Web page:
There’s certainly no appetite for a putsch, and I doubt very much whether Graham Brady has actually received a single letter from a Conservative MP calling for a leadership election. Yet the media is obsessed with the issue, especially the Sunday papers.

I can see only two scenarios whereby there would be a new Tory leader in the next few months. The first is if May has simply had enough, and has grown to hate the job so much that, at the beginning of the summer recess, she falls on her sword.

The second is if she makes a major f*** up of a new crisis. Say, for example, that there were serious disturbances during the summer and that, for whatever reason, her response and that of the Government was seen to be lacking.  The pressure on her might then be too much.

I still think it’s highly unlikely she will go…but then again, my predictions this year haven’t exactly inspired much confidence so far, have they?

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I’ve spent this week in Norfolk having a few days’ rest. It’s my first week off this year, and I don’t pretend that it isn’t needed. I tried to wean myself off my computer and phone – but that didn’t go well.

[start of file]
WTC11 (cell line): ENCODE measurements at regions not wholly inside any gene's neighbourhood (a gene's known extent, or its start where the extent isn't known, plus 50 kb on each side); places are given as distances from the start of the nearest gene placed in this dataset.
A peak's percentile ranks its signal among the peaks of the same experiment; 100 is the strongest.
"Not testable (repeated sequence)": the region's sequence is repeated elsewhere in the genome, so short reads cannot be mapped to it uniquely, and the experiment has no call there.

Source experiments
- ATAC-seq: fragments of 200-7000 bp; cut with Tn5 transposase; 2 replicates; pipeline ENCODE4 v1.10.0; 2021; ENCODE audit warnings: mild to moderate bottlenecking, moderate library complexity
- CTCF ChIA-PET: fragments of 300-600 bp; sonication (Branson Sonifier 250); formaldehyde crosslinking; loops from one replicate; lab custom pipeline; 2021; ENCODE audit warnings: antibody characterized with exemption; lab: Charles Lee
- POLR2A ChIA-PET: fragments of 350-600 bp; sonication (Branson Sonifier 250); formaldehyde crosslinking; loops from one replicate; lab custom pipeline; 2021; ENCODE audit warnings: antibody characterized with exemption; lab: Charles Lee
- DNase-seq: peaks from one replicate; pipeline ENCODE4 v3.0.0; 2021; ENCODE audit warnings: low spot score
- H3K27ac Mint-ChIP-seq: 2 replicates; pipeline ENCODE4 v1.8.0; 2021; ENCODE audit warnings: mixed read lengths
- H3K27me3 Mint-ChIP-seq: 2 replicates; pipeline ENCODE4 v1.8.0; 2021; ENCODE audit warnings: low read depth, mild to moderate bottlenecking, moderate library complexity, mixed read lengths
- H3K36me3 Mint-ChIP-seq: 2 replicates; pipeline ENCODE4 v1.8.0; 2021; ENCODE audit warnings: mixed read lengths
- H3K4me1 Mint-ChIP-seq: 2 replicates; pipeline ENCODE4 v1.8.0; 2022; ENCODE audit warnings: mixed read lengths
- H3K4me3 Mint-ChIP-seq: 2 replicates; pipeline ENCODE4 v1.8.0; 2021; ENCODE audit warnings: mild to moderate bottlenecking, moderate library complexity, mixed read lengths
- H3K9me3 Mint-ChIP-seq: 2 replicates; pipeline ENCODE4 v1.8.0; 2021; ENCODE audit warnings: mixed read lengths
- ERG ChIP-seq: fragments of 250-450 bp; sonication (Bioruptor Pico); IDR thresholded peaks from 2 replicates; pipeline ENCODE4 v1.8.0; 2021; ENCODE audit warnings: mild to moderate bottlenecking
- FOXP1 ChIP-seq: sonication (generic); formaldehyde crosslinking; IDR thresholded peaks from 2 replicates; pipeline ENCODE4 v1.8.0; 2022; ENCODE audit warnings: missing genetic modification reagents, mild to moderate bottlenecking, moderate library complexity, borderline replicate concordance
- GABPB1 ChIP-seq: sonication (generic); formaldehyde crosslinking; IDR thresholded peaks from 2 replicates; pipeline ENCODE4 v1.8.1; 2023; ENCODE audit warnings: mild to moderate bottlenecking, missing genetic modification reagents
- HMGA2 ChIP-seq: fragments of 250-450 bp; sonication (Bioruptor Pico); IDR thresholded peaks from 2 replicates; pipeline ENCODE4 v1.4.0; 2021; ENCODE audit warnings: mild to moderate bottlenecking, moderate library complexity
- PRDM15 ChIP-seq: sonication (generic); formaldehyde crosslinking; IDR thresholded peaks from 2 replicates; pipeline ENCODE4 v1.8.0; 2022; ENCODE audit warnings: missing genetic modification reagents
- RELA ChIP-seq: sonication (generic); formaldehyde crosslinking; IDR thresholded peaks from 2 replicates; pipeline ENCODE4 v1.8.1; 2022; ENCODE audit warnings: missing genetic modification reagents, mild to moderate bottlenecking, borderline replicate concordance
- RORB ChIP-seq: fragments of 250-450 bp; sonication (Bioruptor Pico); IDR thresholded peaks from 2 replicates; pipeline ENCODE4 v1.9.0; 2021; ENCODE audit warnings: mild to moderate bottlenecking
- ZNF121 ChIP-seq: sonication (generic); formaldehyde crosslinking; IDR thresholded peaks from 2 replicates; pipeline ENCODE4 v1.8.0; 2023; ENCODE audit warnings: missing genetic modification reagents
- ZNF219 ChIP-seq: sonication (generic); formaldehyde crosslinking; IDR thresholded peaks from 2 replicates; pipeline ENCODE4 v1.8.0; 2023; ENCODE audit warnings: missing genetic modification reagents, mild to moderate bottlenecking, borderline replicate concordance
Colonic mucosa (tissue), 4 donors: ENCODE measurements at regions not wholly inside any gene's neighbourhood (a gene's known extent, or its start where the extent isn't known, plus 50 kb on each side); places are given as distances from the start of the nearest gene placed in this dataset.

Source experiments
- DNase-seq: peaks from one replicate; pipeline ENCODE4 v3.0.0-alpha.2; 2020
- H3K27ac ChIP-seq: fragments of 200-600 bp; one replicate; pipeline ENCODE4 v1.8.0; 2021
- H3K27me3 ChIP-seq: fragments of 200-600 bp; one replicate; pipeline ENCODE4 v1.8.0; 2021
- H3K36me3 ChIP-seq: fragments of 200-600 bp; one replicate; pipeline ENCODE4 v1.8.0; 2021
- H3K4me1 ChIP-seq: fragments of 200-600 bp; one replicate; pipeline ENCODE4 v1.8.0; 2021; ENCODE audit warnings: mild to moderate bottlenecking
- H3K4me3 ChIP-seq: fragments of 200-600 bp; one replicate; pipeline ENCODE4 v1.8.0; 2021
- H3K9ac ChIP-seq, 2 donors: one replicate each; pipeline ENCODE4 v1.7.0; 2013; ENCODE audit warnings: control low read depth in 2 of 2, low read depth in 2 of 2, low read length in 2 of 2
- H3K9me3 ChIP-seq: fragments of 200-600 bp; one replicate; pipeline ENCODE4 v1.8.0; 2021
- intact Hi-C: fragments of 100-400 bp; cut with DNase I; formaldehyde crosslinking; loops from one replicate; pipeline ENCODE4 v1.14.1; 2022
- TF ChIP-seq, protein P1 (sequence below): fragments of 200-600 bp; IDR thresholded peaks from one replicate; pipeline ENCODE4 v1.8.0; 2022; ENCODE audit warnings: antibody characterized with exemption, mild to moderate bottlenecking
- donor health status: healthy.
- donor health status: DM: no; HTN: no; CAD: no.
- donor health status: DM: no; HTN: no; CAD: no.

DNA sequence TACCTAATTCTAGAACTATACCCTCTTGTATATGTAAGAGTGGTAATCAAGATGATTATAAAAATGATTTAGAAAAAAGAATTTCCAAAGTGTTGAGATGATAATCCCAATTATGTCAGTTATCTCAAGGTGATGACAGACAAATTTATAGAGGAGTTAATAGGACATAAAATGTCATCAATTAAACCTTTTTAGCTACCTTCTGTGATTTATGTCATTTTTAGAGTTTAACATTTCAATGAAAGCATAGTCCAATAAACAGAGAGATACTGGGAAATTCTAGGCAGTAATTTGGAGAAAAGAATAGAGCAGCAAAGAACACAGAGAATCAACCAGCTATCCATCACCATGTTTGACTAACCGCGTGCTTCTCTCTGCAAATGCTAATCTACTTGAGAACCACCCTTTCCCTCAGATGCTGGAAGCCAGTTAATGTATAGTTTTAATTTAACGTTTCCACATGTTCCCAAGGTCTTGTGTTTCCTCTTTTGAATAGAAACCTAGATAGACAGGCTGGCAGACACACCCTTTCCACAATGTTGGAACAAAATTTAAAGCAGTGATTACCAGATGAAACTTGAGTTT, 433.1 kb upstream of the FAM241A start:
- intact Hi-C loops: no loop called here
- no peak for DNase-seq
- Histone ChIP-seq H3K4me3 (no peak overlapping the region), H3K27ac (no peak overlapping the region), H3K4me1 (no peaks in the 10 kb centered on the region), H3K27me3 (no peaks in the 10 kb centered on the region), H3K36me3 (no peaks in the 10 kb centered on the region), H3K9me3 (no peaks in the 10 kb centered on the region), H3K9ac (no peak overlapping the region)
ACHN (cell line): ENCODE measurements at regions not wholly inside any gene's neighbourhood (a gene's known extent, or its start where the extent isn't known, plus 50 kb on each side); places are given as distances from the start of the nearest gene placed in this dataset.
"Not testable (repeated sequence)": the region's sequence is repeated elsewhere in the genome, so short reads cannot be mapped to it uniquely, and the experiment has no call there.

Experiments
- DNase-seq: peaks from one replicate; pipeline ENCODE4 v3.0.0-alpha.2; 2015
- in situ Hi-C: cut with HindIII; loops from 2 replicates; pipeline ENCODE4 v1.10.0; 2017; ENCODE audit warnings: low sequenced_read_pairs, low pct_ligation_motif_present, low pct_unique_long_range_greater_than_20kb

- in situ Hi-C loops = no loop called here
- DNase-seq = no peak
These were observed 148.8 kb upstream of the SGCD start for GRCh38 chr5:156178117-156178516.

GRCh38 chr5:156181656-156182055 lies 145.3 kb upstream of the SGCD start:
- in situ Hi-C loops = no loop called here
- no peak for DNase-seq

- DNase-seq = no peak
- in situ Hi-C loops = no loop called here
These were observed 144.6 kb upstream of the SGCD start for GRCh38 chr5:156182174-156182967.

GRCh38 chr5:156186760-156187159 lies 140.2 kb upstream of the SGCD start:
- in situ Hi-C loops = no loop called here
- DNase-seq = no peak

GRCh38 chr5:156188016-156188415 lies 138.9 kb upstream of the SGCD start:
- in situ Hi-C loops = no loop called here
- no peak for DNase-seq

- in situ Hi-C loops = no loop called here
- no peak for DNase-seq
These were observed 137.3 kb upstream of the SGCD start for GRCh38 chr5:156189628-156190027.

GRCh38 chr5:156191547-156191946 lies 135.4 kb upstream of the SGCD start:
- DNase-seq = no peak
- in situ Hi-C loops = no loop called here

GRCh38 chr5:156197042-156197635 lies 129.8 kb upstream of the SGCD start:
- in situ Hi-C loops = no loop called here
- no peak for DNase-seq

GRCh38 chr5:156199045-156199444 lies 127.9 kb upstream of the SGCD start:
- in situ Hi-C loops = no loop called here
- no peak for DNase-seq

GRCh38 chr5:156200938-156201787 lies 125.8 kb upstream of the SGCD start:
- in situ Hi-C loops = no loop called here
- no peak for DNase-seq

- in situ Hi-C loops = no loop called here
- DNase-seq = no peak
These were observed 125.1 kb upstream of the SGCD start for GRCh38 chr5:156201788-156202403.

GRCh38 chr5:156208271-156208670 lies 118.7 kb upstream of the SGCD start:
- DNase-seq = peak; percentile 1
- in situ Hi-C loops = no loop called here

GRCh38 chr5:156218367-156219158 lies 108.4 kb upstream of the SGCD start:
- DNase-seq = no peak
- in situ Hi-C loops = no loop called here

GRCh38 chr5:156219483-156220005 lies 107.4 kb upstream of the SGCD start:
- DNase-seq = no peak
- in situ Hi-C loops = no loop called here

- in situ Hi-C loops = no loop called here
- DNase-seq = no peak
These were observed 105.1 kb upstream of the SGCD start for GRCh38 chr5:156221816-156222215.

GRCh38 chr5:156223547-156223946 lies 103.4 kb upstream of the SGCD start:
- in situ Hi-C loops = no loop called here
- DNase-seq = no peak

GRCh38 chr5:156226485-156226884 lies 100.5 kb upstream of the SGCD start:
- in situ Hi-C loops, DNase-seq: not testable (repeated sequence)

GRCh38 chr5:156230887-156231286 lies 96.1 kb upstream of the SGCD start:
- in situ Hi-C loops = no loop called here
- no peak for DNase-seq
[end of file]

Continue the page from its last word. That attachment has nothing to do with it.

One thing that did go well was playing golf. I used to be a very keen golfer, and got down to a 13 handicap but, up until Tuesda,y I hadn’t played for two years, mainly because of a shoulder issue.

But that day I played at the Royal Cromer course – which, if you’ve played there, you will know iis not easy. But for the first time in 30 years I actually drove the ball straight down the fairway from almost all the tees. Normally I’m a bit of a hooker [insert joke here]. I can’t say my putting was up to scratch but, overall, it’s made me want to play much more regularly.

So I’m off to play at Sprowston Manor tomorrow. I first played there in 1986 with the then MP for Norwich South, John Powley, and my then boss, the MP for Norwich North, Patrick Thompson. Powley was a brilliant golfer, but Patrick…well, let’s just say he had the enthusiasm of a beginner. I know he reads this column, so I will spare him any further embarrassment. How unlike me!